I asked my friend how he could live like that, and he replied that it was his girlfriend's mess, she should clean it up. Classic depression response, so I can see where anybody could be affected by living in a dirty place.

I haven't stepped foot in there since, and just about cried in agony when I heard they're now engaged!!

chuck b. said...

Sad story, but really interesting. (And it sounds like reference material for a vintage John Waters movie.)

I'm inclined to agree with the idea that bad housekeeping around children should be a crime at some point...but at what point? What elements should trigger an action (and what action)?

And, interestingly, the idea at issue is "housekeeping" not "housecleaning". Keeping is a larger, more nebulous concept than cleaning. Poor housekeeping sounds worse than mere poor housecleaning.

I can see having children in a home infested with bedbugs, roaches and rats (keeping and cleaning) being a legal problem. I suppose in many places it probably is.

Or what about a place that's structurally unsafe (more keeping than cleaning).

I think if it was me, I would find it depressing to come home to a poorly housekept home every day. And I think that could aggravate other problems I might have in life.

But you can't arrest parents for providing a depressing home. I'm sure there are plenty of depressing homes kept spic and span. ("spic and span"? WTF)

My mom was really intense about housecleaning and I found it to be too much. To this day, I have issues with too much housecleaning. We only clean the house--really clean it--every other week, with maintenance cleaning on an as needed basis (i.e., the dishes need to be done every day).

I should be more understanding of my poor mother now, since she kept house with two kids, and I keep it with none.

vw: xgivn--to be forgiven by a secular god.

Ann Althouse said...

Chuck: I think if you really clean the house every other week you're cleaner than most people. Personally, I try to take steps to avoid getting the place dirty -- notably, taking shoes off at the door -- and then I try to avoid cleaning until something makes me feel bad enough. This works well enough and I think the place looks clean. But I think everyone has some housekeeping deficiency that would upset other people -- in the sense of something that would be utterly unacceptable in a hotel.

Daryl Herbert said...

I'd shave my toilet before I let it grow a beard.

I hope this lady makes lots of bucks off the school. They failed the boy as much as she did. The point of transferring the wealth isn't because she deserves it, it's to punish the school district.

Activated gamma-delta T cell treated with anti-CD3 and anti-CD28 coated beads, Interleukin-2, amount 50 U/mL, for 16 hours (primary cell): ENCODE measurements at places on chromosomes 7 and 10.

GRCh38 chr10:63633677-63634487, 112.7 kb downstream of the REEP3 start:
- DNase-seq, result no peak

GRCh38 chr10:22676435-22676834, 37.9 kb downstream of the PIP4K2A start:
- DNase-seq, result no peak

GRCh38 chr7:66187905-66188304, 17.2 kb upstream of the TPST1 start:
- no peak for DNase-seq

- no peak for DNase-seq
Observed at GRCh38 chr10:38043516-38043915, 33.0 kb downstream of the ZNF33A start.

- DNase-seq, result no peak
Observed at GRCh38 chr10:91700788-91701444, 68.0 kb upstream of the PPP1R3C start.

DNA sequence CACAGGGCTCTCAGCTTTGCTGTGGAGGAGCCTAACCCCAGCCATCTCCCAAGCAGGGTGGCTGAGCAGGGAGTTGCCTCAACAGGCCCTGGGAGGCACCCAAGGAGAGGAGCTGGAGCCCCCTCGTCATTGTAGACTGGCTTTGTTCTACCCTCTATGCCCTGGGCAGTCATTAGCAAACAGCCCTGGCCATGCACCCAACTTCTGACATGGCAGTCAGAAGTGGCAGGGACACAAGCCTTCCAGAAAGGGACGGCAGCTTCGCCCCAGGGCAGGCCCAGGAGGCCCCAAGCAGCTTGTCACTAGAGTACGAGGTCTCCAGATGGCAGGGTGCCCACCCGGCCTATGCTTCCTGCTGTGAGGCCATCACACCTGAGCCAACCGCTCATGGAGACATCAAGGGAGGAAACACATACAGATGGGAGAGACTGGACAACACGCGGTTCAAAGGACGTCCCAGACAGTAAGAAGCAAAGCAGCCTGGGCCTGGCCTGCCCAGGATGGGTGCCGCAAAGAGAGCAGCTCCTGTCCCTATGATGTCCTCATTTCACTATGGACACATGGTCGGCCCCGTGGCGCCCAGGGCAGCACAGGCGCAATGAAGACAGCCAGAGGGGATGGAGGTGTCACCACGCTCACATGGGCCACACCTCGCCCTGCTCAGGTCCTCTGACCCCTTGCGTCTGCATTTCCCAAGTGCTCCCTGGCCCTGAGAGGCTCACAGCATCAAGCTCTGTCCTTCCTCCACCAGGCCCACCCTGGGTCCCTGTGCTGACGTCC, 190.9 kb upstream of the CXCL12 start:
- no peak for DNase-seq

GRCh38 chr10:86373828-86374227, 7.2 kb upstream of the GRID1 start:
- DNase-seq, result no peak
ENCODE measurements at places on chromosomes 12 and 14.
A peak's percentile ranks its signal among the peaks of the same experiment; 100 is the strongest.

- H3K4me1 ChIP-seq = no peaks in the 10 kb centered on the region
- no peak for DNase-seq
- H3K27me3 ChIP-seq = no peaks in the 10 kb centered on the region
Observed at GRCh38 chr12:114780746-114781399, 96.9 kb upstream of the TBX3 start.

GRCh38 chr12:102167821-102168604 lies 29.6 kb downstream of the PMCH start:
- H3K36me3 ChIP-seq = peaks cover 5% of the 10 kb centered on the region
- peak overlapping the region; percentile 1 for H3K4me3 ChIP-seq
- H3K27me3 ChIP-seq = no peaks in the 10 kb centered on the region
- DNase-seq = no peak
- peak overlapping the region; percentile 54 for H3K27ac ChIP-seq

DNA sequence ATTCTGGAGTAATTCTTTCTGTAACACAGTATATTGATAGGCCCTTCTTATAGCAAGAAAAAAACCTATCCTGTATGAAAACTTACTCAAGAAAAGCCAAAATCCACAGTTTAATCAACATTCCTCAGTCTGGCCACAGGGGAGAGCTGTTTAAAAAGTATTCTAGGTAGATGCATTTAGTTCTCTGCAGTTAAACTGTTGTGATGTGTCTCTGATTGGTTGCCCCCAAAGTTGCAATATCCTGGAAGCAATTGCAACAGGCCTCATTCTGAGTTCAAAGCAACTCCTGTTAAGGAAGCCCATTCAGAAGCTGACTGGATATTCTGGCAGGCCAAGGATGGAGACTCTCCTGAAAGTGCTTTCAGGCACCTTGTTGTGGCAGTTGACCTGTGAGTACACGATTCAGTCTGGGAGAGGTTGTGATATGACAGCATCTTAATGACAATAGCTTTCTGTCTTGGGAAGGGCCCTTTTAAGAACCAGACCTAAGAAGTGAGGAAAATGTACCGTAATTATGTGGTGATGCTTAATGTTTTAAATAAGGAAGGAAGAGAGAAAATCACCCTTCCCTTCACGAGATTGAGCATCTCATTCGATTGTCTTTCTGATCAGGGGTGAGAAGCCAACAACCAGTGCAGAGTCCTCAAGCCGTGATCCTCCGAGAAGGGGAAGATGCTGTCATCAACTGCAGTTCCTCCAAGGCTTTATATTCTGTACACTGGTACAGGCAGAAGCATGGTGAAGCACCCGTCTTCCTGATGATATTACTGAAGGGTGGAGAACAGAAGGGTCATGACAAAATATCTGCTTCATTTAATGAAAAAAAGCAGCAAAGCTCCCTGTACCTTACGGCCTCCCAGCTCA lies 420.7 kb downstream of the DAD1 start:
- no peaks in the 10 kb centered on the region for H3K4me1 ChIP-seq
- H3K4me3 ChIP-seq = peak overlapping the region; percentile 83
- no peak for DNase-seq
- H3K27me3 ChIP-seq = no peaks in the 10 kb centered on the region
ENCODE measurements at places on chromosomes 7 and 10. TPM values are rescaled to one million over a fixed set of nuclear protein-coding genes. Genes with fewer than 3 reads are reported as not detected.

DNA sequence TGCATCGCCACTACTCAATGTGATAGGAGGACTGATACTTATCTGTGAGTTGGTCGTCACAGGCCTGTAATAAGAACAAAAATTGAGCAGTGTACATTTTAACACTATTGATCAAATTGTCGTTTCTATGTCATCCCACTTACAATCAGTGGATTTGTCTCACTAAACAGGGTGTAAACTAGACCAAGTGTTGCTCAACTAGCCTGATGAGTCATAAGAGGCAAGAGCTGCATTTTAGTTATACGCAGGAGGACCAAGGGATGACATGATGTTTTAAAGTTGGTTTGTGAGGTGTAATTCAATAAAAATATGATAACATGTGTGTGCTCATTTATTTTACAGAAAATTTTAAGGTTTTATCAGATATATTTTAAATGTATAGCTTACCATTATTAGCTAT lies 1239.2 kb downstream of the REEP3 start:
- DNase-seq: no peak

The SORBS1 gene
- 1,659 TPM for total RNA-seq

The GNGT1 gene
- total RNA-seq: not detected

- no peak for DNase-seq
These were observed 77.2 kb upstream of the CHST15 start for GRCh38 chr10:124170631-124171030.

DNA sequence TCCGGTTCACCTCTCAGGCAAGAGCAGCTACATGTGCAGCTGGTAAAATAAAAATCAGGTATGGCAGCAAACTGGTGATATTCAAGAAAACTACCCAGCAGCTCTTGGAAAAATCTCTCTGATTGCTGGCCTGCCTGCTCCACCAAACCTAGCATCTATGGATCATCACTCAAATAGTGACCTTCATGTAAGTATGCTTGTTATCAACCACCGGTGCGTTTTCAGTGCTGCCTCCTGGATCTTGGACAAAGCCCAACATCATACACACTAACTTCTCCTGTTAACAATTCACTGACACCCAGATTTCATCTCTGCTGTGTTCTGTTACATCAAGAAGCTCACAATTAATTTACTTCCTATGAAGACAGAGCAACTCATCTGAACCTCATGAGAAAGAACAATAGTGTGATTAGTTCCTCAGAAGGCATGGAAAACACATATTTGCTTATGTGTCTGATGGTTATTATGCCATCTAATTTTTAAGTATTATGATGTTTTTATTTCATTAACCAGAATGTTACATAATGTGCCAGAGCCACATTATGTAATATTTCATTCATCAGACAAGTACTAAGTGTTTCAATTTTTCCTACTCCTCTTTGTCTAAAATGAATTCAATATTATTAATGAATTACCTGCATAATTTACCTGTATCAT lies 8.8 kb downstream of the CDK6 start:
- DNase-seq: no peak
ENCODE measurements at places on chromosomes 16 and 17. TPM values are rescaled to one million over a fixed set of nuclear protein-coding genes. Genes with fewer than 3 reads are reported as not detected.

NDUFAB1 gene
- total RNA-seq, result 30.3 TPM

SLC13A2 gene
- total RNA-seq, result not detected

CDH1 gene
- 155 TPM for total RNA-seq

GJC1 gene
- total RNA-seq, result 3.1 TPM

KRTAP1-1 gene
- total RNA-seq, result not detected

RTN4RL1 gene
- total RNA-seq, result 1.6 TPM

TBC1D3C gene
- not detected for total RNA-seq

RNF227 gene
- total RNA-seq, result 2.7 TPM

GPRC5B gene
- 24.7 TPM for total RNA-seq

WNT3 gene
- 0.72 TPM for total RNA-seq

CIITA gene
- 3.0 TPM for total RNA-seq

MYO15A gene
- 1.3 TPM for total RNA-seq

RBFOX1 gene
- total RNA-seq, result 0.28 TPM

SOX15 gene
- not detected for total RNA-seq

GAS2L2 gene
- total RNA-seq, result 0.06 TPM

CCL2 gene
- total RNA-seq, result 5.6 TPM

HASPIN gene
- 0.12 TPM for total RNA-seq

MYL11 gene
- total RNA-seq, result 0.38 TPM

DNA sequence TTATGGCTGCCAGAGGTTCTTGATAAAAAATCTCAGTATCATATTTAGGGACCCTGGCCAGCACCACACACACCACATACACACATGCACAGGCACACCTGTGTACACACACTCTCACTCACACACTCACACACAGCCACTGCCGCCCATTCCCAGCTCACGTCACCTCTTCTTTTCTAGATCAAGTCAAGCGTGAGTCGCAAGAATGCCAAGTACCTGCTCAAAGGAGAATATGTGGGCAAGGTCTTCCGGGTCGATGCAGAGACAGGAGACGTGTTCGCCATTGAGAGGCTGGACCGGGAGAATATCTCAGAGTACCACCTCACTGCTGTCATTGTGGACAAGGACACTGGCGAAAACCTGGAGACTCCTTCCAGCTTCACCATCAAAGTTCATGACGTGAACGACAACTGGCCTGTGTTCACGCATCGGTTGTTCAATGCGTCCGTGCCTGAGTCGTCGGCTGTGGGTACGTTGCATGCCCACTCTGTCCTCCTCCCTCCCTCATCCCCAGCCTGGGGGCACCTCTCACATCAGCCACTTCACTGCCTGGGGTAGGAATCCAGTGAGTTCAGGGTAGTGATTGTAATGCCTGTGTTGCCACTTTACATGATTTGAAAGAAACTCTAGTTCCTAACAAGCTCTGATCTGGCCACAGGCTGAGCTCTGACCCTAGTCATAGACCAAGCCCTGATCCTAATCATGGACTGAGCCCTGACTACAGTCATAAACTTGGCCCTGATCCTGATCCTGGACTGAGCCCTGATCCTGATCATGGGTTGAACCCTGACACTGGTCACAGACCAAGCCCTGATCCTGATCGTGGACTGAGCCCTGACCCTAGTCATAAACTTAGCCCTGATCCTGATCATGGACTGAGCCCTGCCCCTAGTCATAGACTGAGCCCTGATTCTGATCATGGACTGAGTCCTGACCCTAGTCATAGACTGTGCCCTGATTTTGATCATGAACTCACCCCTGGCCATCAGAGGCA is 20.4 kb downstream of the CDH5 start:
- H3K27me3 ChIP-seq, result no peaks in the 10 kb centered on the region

If they're never punished, why should they ever change? I would allow the school administrators to substitute receiving a public flogging for making financial payouts to the mother. That would be justice.

Anonymous said...

Absolutely, if you have children there has to be a point where slobbery becomes a crime.

In college one year I lived in a house with four other guys and a ferret. (Note to self: possible sitcom idea.) It was filthy beyond belief. The bathroom was so gross, I'm gagging a little right now just thinking about it. But it was good times!

But if you have kids, that kind of thing should be a crime. The problem is, you can't really codify it. But you know it when you see it: Criminal Slobbery. It has to be a case by case thing.

Melissa Clouthier said...

Good grief! I can hear my mother now. She would squeal in delight at the notion of a law insisting on a righteous level of cleanliness. God forbid she's the social worker investigating some poor single mother's home for an "acceptable" dirt level.

Meanwhile schools, social workers and parents all miss the real problems--a tortured child perhaps (as an aside I wonder if Saddam is defecating in his underwear to avoid the cartoon torture).

The messy house may or may not be a symptom of an uncaring parent. A clean house can be a symptom of a caring parent (or not)--they might just care about having a clean house.

37383938393839383938383 said...

Yes, it is. And so is obesity -- it is called creating an unlawful public disturbance.

Hoarder's Son said...

I have no trouble believing that the Connecticut boy's family circumstances contributed greatly to the bullying he experienced at school as well as to his eventual suicide, since I grew up in similar circumstances, and until I finally grew big enough to fight back, I was relentlessly bullied by other kids for living in a pigsty. It was a daily struggle to deal with the deep shame of growing up in a hoarder's home, and I fought back suicide for many years.

Try to imagine growing up in a house with a kitchen like this one, like I did. (We were not poor, but my mom had a crippling case of obsessive compulsive hoarding disorder.)

Bad housekeeping by itself is not a crime, but in pathological hoarding cases, it can definitely reach the level of neglect and child abuse, not to mention violating numerous housing, health, and safety codes.

If you would like to learn about the impact of this kind of environment on children, please take a look at the "Children of Hoarders" site at .

I also have some potentially useful links (but not much else yet) at my own website.

Hoarder's Son said...

PS. I forgot to mention that I saw a few news reports about this case on local TV. From what I saw of the exterior of the family's home and property, I am pretty sure that the interior is not too far removed from the picture of my own childhood home in the above comment.